Lipid synthesis and secretion in HepG2 cells is not affected by ACTH
Forskningsoutput: Tidskriftsbidrag › Artikel i vetenskaplig tidskrift
Apolipoprotein B (apoB) containing lipoproteins, i.e. VLDL, LDL and Lp(a), are consequently lowered by ACTH treatment in humans. This is also seen as reduced plasma apoB by 20-30% and total cholesterol by 30-40%, mostly accounted for by a decrease in LDL-cholesterol. Studies in hepatic cell line (HepG2) cells showed that apoB mRNA expression is reduced in response to ACTH incubation and is followed by a reduced apoB secretion, which may hypothesize that ACTH lowering apoB containing lipoproteins in humans may be mediated by the inhibition of hepatic apoB synthesis. This was recently confirmed in vivo in a human postprandial study, where ACTH reduced transient apoB48 elevation from the small intestine, however, the exogenic lipid turnover seemed unimpaired. In the present study we investigated if lipid synthesis and/or secretion in HepG2 cells were also affected by pharmacological levels of ACTH to accompany the reduced apoB output. HepG2 cells were incubated with radiolabelled precursors ([C-14] acetate and [H-3] glycerol) either before or during ACTH stimuli. Cellular and secreted lipids were extracted with chloroform: methanol and separated by the thin layer chromatography (TLC), and [C-14] labelled cholesterol and cholesteryl ester and [H-3] labelled triglycerides and phospholipids were quantitated by the liquid scintillation counting. It demonstrated that ACTH administration did not result in any significant change in neither synthesis nor secretion of the studied lipids, this regardless of presence or absence of oleic acid, which is known to stabilize apoB and enhance apoB production. The present study suggests that ACTH lowers plasma lipids in humans mainly mediated by the inhibition of apoB synthesis and did not via the reduced lipid synthesis.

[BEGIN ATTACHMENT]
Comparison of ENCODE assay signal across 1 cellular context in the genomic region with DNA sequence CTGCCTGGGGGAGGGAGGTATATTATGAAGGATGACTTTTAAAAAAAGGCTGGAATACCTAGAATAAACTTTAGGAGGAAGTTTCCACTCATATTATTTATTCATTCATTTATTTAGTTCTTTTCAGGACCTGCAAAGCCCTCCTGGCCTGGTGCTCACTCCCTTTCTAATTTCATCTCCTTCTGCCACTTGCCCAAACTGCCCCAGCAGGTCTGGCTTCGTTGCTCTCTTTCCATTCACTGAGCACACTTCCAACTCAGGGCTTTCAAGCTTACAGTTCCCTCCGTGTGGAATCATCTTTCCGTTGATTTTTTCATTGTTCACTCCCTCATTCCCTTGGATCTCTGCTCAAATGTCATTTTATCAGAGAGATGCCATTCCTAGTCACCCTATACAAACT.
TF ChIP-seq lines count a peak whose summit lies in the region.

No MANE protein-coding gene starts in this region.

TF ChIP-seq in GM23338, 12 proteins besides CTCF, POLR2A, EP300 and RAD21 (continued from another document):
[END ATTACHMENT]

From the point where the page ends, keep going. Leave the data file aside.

|Enheter & grupper|
Ämnesklassifikation (UKÄ) – OBLIGATORISK
|Tidskrift||Lipids in Health and Disease|
|Status||Published - 2010|
|Peer review utförd||Ja|